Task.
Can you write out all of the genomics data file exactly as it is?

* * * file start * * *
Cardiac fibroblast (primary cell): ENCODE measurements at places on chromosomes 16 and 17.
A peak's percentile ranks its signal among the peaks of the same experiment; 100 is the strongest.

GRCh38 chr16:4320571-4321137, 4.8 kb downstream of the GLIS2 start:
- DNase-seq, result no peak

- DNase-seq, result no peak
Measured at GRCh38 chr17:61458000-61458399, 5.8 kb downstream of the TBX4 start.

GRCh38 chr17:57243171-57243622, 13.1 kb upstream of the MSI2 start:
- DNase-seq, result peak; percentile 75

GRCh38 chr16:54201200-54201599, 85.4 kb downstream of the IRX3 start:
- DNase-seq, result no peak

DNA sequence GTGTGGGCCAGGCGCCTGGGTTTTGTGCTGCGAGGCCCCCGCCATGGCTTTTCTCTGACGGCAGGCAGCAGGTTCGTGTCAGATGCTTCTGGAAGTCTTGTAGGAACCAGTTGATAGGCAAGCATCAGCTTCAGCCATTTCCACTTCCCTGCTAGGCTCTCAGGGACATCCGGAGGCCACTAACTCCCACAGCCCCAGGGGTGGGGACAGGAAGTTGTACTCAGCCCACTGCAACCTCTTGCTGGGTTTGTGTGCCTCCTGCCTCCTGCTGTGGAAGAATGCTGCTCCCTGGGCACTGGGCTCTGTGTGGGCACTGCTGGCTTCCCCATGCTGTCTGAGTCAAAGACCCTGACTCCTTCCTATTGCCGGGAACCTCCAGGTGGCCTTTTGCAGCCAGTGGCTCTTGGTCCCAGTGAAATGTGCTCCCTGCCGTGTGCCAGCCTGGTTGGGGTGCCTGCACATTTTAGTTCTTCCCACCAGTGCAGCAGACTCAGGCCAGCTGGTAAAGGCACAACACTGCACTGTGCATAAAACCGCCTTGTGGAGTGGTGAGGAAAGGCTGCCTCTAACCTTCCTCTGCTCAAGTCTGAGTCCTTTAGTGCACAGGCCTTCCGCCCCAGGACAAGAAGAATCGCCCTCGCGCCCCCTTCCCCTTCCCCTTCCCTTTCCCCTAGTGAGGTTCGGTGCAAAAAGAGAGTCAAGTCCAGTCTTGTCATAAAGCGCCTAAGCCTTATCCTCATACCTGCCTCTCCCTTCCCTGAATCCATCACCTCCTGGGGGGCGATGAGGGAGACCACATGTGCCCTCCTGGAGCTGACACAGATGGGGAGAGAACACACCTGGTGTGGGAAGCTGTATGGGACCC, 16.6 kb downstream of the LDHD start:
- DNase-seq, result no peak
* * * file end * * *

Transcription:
Cardiac fibroblast (primary cell): ENCODE measurements at places on chromosomes 16 and 17.
A peak's percentile ranks its signal among the peaks of the same experiment; 100 is the strongest.

GRCh38 chr16:4320571-4321137, 4.8 kb downstream of the GLIS2 start:
- DNase-seq, result no peak

- DNase-seq, result no peak
Measured at GRCh38 chr17:61458000-61458399, 5.8 kb downstream of the TBX4 start.

GRCh38 chr17:57243171-57243622, 13.1 kb upstream of the MSI2 start:
- DNase-seq, result peak; percentile 75

GRCh38 chr16:54201200-54201599, 85.4 kb downstream of the IRX3 start:
- DNase-seq, result no peak

DNA sequence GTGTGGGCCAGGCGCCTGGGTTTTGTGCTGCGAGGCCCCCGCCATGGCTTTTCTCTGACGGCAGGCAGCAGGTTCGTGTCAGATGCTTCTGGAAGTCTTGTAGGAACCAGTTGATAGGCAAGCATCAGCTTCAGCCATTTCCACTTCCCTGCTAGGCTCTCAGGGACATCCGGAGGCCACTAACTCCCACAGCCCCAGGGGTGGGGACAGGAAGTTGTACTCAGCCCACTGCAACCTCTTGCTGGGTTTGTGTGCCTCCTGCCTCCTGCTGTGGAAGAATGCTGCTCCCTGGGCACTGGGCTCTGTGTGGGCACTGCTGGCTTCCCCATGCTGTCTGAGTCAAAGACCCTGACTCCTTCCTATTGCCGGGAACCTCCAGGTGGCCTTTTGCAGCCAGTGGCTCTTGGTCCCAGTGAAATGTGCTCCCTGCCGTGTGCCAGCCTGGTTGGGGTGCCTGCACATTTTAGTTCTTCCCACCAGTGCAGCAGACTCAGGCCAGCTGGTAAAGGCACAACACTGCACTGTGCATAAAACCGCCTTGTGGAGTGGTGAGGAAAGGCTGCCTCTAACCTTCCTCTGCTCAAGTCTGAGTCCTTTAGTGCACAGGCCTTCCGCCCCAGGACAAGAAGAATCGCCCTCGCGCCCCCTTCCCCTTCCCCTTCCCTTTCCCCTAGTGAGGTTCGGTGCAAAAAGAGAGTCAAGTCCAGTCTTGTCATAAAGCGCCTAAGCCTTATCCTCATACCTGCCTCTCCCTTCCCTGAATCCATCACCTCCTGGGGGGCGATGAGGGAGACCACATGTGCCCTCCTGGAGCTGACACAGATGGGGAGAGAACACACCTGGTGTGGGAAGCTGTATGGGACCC, 16.6 kb downstream of the LDHD start:
- DNase-seq, result no peak